Create
cancel
Showing results for 
Search instead for 
Did you mean: 
Sign up Log in

Next challenges

Recent achievements

  • Global
  • Personal

Recognition

  • Give kudos
  • Received
  • Given

Leaderboard

  • Global

Trophy case

Kudos (beta program)

Kudos logo

You've been invited into the Kudos (beta program) private group. Chat with others in the program, or give feedback to Atlassian.

View group

It's not the same without you

Join the community to find out what other Atlassian users are discussing, debating and creating.

Atlassian Community Hero Image Collage

Before you build that Software Product

Image for post

Building and maintaining software products can be very expensive and time demanding, especially when you alone do not have all the skills required to bring the product to life which is almost not possible.

According to Quora, around 90% of new software products fail and according to clerity.com, Agile(https://www.wrike.com/project-management-guide/faq/what-is-agile-methodology-in-project-management/) projects: only 60% are successful, the remaining 40% are failures or challenged.

From the study, it is easy to deduct that Agile processes can save up to 30% of products and make them succeed.

I believe no one wants to invest resources into a project only to face failure sooner or later. So how do you make sure that your software products do not fail?

Before embarking on any software product journey, here are proven steps to take that will save you and your team from wasting your resources;

  1. Identify the problem and align it with business goals: Developers have a habit of building software products just to prove they can build cool stuff especially when they are still starting out. I was once like this too(smiles..). They grow with this habit even when they have become good with their skills. This method will not work in real life except you want to run a charity organization. A product that will survive in the market must be solving a real problem and must meet a business goal. You should have a business developer on the ground who will develop a feasible business model for the goals you have for the product.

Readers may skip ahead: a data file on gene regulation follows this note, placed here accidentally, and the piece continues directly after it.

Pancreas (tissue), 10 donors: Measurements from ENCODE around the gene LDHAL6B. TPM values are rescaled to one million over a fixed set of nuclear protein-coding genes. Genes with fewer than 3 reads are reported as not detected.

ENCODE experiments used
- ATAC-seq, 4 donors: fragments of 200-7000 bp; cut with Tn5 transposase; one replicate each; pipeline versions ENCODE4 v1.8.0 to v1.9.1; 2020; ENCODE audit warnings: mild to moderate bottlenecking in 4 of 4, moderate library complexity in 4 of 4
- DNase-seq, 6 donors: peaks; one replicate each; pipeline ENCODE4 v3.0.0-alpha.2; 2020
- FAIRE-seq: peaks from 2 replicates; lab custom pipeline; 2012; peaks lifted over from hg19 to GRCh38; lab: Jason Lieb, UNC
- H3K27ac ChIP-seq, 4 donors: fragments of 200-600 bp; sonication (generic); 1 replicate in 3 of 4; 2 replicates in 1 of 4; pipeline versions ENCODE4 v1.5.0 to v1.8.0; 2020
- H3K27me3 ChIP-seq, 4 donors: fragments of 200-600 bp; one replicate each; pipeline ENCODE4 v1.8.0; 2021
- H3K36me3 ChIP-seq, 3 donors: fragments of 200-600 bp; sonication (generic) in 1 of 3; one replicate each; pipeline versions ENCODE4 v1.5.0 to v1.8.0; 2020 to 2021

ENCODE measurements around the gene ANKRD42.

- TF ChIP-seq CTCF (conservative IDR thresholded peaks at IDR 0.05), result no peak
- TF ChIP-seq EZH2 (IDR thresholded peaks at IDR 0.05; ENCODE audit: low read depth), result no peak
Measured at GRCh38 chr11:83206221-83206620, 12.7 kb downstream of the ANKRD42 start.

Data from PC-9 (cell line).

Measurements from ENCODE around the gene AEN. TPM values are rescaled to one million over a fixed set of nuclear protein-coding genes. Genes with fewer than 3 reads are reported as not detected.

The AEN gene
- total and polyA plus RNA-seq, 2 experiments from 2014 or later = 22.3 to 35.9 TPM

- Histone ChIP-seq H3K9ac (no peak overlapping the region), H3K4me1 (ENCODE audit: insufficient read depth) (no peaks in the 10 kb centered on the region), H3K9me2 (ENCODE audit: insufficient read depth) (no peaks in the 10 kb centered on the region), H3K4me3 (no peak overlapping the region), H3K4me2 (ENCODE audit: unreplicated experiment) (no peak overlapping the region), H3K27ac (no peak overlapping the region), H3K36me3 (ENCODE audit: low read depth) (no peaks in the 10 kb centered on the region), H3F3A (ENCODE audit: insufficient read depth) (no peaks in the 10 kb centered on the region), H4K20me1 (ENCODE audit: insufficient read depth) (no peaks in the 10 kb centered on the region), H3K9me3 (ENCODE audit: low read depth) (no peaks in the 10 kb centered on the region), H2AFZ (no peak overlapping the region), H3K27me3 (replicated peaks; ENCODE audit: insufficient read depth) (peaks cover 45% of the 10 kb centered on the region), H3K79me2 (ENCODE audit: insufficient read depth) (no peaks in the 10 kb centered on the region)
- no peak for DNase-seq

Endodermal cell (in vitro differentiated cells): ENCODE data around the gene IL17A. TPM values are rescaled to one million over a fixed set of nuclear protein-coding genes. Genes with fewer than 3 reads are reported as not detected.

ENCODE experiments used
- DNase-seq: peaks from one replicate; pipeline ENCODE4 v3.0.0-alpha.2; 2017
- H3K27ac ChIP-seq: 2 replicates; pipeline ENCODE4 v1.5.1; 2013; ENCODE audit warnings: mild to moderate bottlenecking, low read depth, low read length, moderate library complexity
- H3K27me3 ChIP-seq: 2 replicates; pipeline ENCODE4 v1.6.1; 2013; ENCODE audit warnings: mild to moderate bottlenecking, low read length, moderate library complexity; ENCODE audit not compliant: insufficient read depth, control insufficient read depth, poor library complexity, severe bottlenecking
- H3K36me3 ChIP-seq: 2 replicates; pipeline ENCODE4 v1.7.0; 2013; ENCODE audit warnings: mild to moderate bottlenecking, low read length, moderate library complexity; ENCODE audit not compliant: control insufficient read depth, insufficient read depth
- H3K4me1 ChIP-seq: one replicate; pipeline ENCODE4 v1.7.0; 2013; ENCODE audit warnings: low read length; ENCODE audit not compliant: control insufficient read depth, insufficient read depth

Image for post

2. Identify and study your target User and Market: Understanding your target user is very important because it makes it very clear who you are building the product for. Remember, if you do not meet the needs of your users, you are not solving problems and you know the rest of the story.

To understand target user more, take a look at the image below;

Image for post

The producer of this water dispenser has taken time to design this dispenser for the Camel without taking time to study the user because there’s no way the Camel would be able to drink from this machine, which means the product is a waste and a failure already. One thing that can help you identify your target users is data; conduct researches, interviews, focus groups, etc.

You can change everything in your startup except the market. So spend a lot of time upfront to make sure you’ve thought through the market” — Sam Altman